JavaScript slideshow

I’ve released my latest little DOM Scripting experiment into the wild here at adactio. It’s a simple little animation that responds to mouseovers in a list of links.

You can see it in action over in the portfolio section where I’ve made a little slideshow of archived sites. There’s another version on the "about this site" page. That one has both vertical and horizontal scrolling.

The implementation isn’t quite what I originally planned. I wanted to achieve the animation effect by sliding a background image around. This background image would be contained within a <div> that has a fixed size and the overflow property set to none.

That worked absolutely fine in every browser except one. Guess which one?

Yes; as usual, Internet Explorer caused much grinding of hair and pulling of teeth.

Microsoft’s web browser insisted on downloading the background image anew every time its position changed. I couldn’t see any way of getting around that problem so I went with a slightly different approach.

Instead of moving the background image of the <div>, I’ve placed an <img> tag inside the <div>. This seems like a less elegant solution to me but it appears to be working fine.

Here’s what happens: when the page loads, a function is triggered. This function checks to see if the page has a list with a specific ID. If it does, then a <div> element is created with the DOM. An <img> element is also created and placed within the <div>. The <div> is then inserted into the page, right before the link list.

Now, I loop through each link of the list and an "onmouseover" behaviour to each one. Mousing over each link will slide the <img> in the <div> into a new position. I also apply the same behaviour to "onfocus" so that people navigating without a mouse get the same effect.

To get a nice easing in and out effect on the animation, I recalled something from my childhood maths classes.

My teacher was trying to explain the concept of limits by talking about a frog trying to cross a pond. Every jump the frog makes is exactly half as long as the one before. With its first jump, the frog crosses half the pond. With its next jump, it covers half that distance. The question was, "when would the frog reach the other side of the pond?" The answer is never.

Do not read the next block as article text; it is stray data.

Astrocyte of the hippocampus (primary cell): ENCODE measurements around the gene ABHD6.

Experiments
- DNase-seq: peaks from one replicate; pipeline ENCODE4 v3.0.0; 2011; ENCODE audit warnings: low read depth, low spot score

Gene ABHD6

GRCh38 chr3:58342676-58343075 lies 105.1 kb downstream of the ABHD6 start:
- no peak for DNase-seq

So what has this got to JavaScript? Well, I thought I’d apply everything I learned about frogs to my animation script. To move the image in the <div>, I first calculate how far it has to go. Then I divide this distance by a set amount (say, two, if we’re sticking with frog-like movement) and I move the image by this amount. Wash, rinse, repeat.

The difference between me and the frog is that, when I divide the distance yet to be traversed, I round up the figure. That way, the image actually reaches the other side of the pond… I mean, <div>.

As with any JavaScript animation, the movement varies from browser to browser and machine to machine. It moves pretty smoothly in Safari, slightly slower in Firefox and slower again in Internet Explorer.

See for yourself. It’s not exactly an earth-shattering addition to the canon of DOM scripts but I had good fun writing it.

Have you published a response to this? :

Previously on this day

16 years ago I wrote Captain Safari

As users of Apple’s web browser will be aware, Safari offers the option to display a bug reporting icon in its browser chrome. I’ve used this feature a few times and, based on the modifications in the subsequent version of Safari, here’s

17 years ago I wrote Yet another pier disaster

Brighton’s Palace Pier caught fire tonight. It was quite spectacular but luckily nobody was injured.

18 years ago I wrote Journalists to be fined for each mistake in February

It’s the James Brown school of journalism.

18 years ago I wrote Deutsche Post

Having lived in Germany for five years, I have experienced one of the most expensive, inept postal service in Europe.

18 years ago I wrote

Just a quick update to yesterday’s entry. I was chatting with Ben Hammersley earlier and we had a nice talk about syndicating RSS files.